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Ground-breaking research into wild dogs, feral rabbits, weeds and other pests will be expanded, thanks to a $20 million funding boost from the Federal Government.

The Nationals Member for Gippsland Darren Chester has welcomed the additional funding for the Centre for Invasive Species Solutions, formerly known as the Invasive Animals Cooperative Research Centre.

“The Centre for Invasive Species Solutions will continue its coordinated national approach to the management of pest species, including wild dogs and feral rabbits, to safeguard our nation’s $60 billion agriculture sector,” Mr Chester said.

“It’s estimated pest animals each year cost our nation around $620 million in lost production, while weeds cost an estimated $4 billion in control costs and production losses.

“In Gippsland, our farmers are continually working to combat these pests at a significant cost in time, effort and money – and that’s time, effort and money they would much prefer to spend on other aspects of their business.”

Deputy Prime Minister and Minister for Agriculture and Water Resources Barnaby Joyce announced the funding for the Centre for Invasive Species Solutions (CISS).

“The Nationals, as part of a Coalition Government, strongly believe in pest and weed management as a vital tool for boosting the productivity and profitability of Australia’s agricultural industries,” Minister Joyce said.

“The CISS will bring together cutting edge research and development, providing innovative solutions to make managing the land easier for our farmers.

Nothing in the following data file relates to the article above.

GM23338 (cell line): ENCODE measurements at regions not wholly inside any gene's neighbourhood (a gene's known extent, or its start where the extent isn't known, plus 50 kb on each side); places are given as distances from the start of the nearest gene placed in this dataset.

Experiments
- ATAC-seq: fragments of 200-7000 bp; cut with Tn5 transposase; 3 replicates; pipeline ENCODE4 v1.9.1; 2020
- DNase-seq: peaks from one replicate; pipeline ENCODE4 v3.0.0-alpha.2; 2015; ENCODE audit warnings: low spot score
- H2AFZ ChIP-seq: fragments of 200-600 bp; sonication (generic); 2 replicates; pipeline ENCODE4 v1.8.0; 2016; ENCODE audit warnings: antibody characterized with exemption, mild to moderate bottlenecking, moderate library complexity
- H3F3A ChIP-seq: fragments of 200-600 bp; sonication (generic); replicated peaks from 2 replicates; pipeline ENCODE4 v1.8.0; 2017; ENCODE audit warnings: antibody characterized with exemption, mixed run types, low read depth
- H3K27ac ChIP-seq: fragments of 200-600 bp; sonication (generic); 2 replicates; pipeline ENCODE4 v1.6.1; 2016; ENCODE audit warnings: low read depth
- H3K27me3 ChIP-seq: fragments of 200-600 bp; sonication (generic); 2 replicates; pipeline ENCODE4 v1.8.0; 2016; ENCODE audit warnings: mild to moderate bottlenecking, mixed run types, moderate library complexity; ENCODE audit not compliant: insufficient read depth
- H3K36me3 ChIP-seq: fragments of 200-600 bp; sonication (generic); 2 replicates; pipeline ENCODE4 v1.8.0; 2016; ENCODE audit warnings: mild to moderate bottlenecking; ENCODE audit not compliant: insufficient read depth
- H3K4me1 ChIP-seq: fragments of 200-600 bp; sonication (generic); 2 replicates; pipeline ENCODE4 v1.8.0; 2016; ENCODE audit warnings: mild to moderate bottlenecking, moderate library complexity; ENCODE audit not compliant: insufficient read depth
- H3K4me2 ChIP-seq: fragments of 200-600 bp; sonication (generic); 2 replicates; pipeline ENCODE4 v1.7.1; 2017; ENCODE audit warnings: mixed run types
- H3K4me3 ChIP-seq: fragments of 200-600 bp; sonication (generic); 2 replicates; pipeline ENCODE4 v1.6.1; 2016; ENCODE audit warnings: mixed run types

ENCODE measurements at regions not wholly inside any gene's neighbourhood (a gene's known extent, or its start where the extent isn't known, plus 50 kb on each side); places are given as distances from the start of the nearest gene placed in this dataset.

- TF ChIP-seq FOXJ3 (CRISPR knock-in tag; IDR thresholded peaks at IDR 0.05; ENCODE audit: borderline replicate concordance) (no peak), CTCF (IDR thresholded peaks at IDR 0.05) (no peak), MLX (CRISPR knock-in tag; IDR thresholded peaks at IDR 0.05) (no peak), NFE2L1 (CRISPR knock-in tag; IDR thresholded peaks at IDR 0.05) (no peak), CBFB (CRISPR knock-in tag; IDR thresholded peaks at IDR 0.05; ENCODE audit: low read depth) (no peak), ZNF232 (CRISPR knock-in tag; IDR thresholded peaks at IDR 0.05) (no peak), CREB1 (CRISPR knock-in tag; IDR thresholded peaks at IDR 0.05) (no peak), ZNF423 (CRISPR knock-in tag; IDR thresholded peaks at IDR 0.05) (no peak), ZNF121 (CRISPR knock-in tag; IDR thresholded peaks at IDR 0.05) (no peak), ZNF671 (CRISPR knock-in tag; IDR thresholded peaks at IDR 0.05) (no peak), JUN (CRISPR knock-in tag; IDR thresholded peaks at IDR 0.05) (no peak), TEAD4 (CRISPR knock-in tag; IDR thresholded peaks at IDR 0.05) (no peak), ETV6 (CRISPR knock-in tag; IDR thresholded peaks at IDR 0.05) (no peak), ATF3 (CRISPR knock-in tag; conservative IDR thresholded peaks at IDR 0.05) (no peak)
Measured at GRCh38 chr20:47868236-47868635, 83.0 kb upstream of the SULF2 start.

“The scale and complexity of the pest animal and weed problem needs a cooperative approach between governments, industry, business, universities and research agencies. If we are going to truly take on this national problem, we need to think big and think at a landscape scale.”

Chair of the CISS Helen Cathles said the new collaborative research and extension portfolio would have a national reach and deliver solutions to pest animal and weed problems.

“This is a very exciting time in land management and the government’s investment will see benefits for all Australians, the environment and agricultural productivity,” Ms Cathles said.

The Coalition Government is investing $50 million over four years as part of its Agricultural Competitiveness White Paper to tackle established pest animals and weeds, and a further $25.8 million for areas still feeling the on-going impacts of drought.

For more information, visit http://www.invasives.com.au/

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